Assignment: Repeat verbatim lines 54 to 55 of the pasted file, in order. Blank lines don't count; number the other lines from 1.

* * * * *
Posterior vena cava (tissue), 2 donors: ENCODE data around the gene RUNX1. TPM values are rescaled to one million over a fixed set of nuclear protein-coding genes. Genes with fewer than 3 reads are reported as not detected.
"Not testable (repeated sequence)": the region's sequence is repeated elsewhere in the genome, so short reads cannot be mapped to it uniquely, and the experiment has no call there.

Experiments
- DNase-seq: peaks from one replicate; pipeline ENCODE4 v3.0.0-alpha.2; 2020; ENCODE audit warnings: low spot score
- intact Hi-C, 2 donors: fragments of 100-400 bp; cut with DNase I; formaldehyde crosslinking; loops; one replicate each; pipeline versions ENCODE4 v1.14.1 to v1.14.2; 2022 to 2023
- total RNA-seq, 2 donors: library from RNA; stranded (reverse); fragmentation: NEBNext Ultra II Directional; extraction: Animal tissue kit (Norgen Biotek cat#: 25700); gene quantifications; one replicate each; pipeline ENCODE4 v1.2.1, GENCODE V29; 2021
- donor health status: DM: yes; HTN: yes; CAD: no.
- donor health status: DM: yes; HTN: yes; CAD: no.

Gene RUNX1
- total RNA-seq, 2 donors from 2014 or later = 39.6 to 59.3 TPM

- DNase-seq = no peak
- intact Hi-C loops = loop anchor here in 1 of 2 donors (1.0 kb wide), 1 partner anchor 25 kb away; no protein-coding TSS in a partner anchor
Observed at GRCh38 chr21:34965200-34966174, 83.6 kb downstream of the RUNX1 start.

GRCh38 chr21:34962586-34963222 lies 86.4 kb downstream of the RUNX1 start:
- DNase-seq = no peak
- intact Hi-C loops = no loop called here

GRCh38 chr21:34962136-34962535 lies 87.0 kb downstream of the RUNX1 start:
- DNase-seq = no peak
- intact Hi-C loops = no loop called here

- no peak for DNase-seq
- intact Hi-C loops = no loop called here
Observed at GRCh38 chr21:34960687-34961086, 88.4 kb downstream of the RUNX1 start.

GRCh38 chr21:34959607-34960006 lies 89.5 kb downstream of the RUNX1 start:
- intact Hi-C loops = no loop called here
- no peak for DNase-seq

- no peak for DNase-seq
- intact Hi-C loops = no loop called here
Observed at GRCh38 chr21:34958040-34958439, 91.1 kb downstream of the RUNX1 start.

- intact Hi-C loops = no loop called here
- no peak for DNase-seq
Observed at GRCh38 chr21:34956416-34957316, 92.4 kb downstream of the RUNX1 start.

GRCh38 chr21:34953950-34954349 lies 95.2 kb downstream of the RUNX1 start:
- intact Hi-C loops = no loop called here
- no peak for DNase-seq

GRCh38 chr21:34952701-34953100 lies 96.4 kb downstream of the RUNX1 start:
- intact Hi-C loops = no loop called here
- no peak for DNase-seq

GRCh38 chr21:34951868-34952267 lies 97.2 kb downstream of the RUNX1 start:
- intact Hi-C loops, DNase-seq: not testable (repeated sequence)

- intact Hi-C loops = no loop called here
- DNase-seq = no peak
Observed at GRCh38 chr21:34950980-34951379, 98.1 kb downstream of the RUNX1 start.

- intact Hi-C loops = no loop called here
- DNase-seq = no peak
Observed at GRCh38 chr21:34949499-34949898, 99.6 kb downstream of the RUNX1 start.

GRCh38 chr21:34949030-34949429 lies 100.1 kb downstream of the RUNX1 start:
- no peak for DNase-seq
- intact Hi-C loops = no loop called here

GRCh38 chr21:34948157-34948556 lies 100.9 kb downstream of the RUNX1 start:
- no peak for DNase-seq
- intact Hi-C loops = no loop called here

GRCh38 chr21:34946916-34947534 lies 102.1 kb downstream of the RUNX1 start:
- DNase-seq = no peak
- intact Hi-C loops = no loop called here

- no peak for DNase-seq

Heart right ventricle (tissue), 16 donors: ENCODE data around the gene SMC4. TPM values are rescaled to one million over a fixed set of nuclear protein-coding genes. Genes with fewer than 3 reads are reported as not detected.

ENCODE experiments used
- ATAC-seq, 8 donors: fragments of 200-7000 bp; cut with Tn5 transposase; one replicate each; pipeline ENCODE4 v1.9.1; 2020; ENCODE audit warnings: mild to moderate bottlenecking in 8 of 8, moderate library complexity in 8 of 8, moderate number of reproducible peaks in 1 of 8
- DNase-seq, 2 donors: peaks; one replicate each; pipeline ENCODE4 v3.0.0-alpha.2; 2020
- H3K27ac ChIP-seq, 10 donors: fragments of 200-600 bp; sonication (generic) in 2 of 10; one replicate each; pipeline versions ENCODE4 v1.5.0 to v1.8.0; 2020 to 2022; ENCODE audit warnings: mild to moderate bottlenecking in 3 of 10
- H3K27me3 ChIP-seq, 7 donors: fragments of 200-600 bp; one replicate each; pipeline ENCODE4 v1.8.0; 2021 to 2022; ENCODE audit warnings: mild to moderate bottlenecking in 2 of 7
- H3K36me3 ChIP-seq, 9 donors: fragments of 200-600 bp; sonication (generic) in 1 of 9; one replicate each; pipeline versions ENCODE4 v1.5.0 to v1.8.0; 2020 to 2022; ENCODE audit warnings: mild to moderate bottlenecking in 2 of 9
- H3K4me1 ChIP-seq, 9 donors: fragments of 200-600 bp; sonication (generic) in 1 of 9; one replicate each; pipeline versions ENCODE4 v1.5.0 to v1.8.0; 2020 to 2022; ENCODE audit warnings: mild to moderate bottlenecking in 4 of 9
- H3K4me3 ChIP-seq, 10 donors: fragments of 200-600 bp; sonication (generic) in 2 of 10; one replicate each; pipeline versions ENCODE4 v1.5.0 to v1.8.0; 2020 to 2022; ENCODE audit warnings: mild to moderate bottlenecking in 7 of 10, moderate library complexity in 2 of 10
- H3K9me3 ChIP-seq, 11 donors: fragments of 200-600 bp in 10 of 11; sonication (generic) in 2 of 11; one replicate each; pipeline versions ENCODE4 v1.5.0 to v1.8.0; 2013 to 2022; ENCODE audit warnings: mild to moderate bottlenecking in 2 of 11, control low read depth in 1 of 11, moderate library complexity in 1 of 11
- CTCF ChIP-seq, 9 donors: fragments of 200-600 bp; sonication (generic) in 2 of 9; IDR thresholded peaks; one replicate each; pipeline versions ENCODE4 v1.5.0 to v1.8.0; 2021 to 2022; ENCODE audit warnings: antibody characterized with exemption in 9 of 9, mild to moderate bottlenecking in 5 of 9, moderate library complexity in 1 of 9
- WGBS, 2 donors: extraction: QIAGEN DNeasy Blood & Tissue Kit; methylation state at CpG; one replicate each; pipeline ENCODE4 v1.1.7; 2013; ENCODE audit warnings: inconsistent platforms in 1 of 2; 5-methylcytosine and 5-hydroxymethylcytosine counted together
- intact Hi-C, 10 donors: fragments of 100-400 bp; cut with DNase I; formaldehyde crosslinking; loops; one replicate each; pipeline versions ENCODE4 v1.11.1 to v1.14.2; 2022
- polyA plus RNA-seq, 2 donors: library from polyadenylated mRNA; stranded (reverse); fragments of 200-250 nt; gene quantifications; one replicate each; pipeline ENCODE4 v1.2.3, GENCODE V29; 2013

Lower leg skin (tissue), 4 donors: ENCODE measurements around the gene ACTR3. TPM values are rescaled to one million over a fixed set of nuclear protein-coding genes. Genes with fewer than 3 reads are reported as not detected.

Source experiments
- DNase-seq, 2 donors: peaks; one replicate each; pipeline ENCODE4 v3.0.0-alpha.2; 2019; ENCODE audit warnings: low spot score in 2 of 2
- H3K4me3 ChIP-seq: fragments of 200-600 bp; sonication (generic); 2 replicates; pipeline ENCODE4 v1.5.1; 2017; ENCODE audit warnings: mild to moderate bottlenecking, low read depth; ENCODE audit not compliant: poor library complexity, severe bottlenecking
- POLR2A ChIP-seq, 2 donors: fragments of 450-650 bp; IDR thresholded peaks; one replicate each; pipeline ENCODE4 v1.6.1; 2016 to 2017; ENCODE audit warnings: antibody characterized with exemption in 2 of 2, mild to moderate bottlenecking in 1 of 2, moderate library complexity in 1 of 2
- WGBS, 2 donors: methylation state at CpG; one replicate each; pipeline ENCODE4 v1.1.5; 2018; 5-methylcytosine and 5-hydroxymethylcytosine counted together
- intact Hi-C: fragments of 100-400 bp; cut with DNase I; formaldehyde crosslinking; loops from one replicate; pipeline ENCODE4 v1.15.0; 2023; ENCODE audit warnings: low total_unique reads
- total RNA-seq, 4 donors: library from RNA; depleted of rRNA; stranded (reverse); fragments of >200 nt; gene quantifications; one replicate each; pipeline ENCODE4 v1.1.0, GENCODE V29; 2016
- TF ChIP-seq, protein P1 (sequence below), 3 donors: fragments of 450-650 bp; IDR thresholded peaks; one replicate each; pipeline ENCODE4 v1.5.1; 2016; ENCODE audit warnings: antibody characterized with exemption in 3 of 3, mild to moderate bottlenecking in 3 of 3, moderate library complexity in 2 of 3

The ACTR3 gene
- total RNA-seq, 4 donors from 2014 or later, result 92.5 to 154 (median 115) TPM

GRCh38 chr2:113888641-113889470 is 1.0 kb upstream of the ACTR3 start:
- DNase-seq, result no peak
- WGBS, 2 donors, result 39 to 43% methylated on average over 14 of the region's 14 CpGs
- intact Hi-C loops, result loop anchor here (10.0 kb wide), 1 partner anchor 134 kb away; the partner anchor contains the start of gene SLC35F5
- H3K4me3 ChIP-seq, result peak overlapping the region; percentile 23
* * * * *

- intact Hi-C loops = no loop called here

- no peak for DNase-seq